LF What is the Korean word for the type of objects exhibited at the Korean Craft Trend Art Fair?

HC

Actually there isn’t a direct translation for craft. Until the end of the Joseon Dynasty, a period of great cultural development in Korea between 1392 and 1897, we referred to what we know as craft today with the English term. At the turn of the twentieth century, with influences coming from the West and also through Japanese colonization, we adapted the Japanese word for craft, kogei, but described it in a different manner. We say “gong-yae,” meaning a material-based process, rather than kogei, which implies a way of life or mastering an art form. For gong-yae makers, it is about labor and mastering a skill.

"We say “gong-yae,” meaning a material-based process, rather than kogei, which implies a way of life or mastering an art form. For gong-yae makers, it is about labor and mastering a skill."

LF If you had to define gong-yae, what would you say?

HC

We are living in a period where everything is crossing over. For me, I like to stretch my boundaries and go as far as a particular material or skill can be pushed. I believe that there are many different types of gong-yae makers. There are traditional makers who specialize in skill, designers who use these skills to create beautiful and useful objects, and contemporary material-based artists who explore how material can be expanded. For me, gong-yae should include all of these.

LF Are there people in the field who epitomize this exploration of material?

HC

Artist Sekyun Ju, who studied sculpture but decided to work in clay, has progressed in very interesting ways. He is a serious artist and likes tradition and roots. Therefore he found the conceptual nature of sculpture too abstract and not virtuous enough. He has taught himself to throw on the wheel by apprenticing under a master. Also my colleague Jungwon Park. We have worked on a number of major exhibitions both in Korea and outside Korea. He obtained a PhD from the University of Sunderland, UK, in the field of craft in Korea and is well versed in the subject. I enjoy sharing information with people who explore the same boundaries I do. Nothing gives me more pleasure.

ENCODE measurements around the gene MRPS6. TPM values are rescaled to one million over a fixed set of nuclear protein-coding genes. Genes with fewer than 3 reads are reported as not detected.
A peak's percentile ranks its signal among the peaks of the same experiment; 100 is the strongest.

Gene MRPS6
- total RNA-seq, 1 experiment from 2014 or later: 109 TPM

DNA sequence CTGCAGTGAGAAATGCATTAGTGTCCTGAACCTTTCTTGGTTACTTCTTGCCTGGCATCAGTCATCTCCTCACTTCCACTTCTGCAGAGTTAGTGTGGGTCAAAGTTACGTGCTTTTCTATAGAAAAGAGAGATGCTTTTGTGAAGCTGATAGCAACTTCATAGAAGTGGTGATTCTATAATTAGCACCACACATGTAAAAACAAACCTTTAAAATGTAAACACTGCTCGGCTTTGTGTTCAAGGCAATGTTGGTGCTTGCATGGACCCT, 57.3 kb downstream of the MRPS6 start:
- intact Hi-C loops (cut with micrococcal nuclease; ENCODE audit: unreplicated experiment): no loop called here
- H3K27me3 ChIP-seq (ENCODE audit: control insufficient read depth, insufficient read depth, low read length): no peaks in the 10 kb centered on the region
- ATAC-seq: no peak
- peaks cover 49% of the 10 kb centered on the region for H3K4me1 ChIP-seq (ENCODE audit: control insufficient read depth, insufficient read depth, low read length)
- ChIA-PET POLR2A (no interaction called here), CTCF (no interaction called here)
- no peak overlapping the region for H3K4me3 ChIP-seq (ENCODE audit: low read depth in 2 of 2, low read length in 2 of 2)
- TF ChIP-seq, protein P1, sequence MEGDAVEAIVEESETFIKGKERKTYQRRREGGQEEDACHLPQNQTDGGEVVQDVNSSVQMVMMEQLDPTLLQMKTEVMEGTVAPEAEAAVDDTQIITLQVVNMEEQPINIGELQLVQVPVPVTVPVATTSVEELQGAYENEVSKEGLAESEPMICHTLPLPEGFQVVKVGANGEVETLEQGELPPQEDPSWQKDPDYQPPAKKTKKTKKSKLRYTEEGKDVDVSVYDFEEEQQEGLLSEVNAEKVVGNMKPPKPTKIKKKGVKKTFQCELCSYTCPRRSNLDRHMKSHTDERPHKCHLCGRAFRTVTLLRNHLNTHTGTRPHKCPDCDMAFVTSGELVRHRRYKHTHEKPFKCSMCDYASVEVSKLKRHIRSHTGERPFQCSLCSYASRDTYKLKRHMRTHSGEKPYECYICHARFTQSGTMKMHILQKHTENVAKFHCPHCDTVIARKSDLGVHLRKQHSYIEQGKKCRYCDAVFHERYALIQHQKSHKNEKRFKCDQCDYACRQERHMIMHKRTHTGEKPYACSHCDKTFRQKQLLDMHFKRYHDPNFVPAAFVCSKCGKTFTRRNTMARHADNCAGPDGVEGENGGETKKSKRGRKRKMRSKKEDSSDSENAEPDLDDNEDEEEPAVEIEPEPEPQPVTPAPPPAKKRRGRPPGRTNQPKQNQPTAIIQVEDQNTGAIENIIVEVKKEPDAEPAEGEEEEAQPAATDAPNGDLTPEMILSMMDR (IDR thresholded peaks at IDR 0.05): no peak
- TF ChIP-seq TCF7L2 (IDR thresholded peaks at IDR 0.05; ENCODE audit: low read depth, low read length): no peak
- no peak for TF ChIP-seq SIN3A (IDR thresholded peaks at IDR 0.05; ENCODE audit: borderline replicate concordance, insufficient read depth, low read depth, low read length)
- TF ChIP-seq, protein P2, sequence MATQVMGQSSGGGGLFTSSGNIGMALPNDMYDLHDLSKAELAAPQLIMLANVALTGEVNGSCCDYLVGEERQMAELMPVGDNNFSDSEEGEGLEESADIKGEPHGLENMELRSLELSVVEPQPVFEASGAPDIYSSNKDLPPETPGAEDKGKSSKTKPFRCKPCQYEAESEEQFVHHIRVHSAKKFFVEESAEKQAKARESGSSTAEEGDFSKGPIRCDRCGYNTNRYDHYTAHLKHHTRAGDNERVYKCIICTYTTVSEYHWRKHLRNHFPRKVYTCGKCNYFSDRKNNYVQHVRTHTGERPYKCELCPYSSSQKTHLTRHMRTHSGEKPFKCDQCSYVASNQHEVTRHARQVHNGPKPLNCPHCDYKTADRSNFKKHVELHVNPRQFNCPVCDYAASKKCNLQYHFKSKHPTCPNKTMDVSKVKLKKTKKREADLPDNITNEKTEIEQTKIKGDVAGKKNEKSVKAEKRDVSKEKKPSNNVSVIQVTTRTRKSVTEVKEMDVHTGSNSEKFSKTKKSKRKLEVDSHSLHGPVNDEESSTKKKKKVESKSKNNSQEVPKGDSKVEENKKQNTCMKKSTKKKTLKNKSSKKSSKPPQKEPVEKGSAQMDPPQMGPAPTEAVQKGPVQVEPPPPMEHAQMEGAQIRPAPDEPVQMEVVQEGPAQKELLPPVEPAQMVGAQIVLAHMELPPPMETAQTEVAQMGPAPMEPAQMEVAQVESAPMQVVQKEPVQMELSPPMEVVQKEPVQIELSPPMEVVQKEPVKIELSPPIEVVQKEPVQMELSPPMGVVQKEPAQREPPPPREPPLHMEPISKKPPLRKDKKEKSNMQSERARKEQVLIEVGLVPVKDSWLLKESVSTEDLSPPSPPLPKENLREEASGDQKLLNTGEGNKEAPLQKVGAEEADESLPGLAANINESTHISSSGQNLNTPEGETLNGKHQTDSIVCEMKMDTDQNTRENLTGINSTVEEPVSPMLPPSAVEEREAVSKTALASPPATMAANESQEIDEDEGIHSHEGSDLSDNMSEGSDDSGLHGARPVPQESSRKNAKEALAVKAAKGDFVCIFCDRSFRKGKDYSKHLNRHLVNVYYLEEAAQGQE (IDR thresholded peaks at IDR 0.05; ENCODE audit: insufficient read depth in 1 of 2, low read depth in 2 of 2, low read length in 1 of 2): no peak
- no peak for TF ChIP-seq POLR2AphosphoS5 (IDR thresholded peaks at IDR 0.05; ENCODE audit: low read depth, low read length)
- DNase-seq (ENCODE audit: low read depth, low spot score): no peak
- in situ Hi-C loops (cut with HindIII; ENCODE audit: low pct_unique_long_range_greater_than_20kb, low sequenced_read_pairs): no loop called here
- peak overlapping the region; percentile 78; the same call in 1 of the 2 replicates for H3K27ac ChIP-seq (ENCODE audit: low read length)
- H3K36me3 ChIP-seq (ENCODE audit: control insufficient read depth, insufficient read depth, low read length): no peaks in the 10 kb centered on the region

LF Is exhibiting the fluidity of gong-yae a goal for you?

HC

Yes, and another goal is to make gong-yae easy to understand. One of the main reasons for the exhibition is to educate the general public and expand the Korean craft market. I want people in Korea to approach it without any hesitation and without any difficulty. Underneath everything you see here is very calculated curating to provide people with information that fosters interest in the field and encourages exploration.

LF What’s on the horizon for gong-yae makers?

HC

Well, the future is very positive at the moment. We have many events related to craft today, and I believe that we will continue to have some in the future. My only concern is that universities are now reducing their departments. It seems like an ironic development, while there are all these events that are taking place in Korea in terms of the craft and opportunities to exhibit outside Korea such as Maison des Objets, Collect in London, New York, Chicago, and so on. It would be a shame to lose the enthusiasm.

LF Could you give a few examples of what might happen, barring any impediments?

HC

There are some interesting phenomena taking place in Korean craft today. The most exciting part is the collaboration between masters of craft and designers. We have many innovative gong-yae makers such as Samyong Hwang, who flirts with tradition by creating monumental boulders lacquered and inlaid with mother-of-pearl; Daehyun Son, who modernizes lacquer and ottchil; and the young makers at MAEZM, a design studio, who hone past skills to create contemporary pieces. That’s the future, the delicate relationship between tradition and progress.

"That’s the future, the delicate relationship between tradition and progression."

Artwork Credits

1. Samyong HWANG, The Mother-of-Pearl Art Museum Korea, Cheongju International Craft Biennale 2015, Main Exhibition

2. Sekyun JU (images courtesy of the artist)
Tracing Drawing 309, 2012, Pencil drawing on fired clay

3. MAEZM (image courtesy of artist)
RE-LOVE Clothes

4. Sekyun JU (images courtesy of the artist)
Tracing Drawing 93, 2012, Pencil drawing on fired clay